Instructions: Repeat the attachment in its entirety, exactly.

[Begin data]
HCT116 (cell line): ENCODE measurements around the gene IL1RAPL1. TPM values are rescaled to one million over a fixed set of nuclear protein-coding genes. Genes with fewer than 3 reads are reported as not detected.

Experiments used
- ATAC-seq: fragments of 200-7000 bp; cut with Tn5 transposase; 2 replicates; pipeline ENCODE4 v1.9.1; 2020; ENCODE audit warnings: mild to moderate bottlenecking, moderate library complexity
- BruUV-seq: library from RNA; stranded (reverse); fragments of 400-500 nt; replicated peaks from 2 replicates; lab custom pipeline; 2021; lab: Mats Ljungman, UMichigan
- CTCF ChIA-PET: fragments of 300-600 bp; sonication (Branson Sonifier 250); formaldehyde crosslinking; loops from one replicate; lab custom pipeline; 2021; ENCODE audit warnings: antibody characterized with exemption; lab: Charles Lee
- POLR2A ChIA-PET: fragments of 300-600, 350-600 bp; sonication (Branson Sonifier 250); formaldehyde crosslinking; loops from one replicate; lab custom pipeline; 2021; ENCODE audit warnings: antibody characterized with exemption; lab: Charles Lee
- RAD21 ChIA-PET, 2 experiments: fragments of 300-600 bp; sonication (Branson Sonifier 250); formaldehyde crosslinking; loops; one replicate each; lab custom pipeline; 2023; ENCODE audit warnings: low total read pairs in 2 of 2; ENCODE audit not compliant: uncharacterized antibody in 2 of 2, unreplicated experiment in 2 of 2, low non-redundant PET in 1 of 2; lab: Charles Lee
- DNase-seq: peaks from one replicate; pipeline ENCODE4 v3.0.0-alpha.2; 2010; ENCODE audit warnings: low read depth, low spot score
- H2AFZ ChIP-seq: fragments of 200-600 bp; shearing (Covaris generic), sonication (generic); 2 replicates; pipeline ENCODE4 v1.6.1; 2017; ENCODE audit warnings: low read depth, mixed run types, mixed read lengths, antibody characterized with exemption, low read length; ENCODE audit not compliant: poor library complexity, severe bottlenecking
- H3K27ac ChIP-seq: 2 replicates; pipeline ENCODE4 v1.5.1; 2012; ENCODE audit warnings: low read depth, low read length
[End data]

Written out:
HCT116 (cell line): ENCODE measurements around the gene IL1RAPL1. TPM values are rescaled to one million over a fixed set of nuclear protein-coding genes. Genes with fewer than 3 reads are reported as not detected.

Experiments used
- ATAC-seq: fragments of 200-7000 bp; cut with Tn5 transposase; 2 replicates; pipeline ENCODE4 v1.9.1; 2020; ENCODE audit warnings: mild to moderate bottlenecking, moderate library complexity
- BruUV-seq: library from RNA; stranded (reverse); fragments of 400-500 nt; replicated peaks from 2 replicates; lab custom pipeline; 2021; lab: Mats Ljungman, UMichigan
- CTCF ChIA-PET: fragments of 300-600 bp; sonication (Branson Sonifier 250); formaldehyde crosslinking; loops from one replicate; lab custom pipeline; 2021; ENCODE audit warnings: antibody characterized with exemption; lab: Charles Lee
- POLR2A ChIA-PET: fragments of 300-600, 350-600 bp; sonication (Branson Sonifier 250); formaldehyde crosslinking; loops from one replicate; lab custom pipeline; 2021; ENCODE audit warnings: antibody characterized with exemption; lab: Charles Lee
- RAD21 ChIA-PET, 2 experiments: fragments of 300-600 bp; sonication (Branson Sonifier 250); formaldehyde crosslinking; loops; one replicate each; lab custom pipeline; 2023; ENCODE audit warnings: low total read pairs in 2 of 2; ENCODE audit not compliant: uncharacterized antibody in 2 of 2, unreplicated experiment in 2 of 2, low non-redundant PET in 1 of 2; lab: Charles Lee
- DNase-seq: peaks from one replicate; pipeline ENCODE4 v3.0.0-alpha.2; 2010; ENCODE audit warnings: low read depth, low spot score
- H2AFZ ChIP-seq: fragments of 200-600 bp; shearing (Covaris generic), sonication (generic); 2 replicates; pipeline ENCODE4 v1.6.1; 2017; ENCODE audit warnings: low read depth, mixed run types, mixed read lengths, antibody characterized with exemption, low read length; ENCODE audit not compliant: poor library complexity, severe bottlenecking
- H3K27ac ChIP-seq: 2 replicates; pipeline ENCODE4 v1.5.1; 2012; ENCODE audit warnings: low read depth, low read length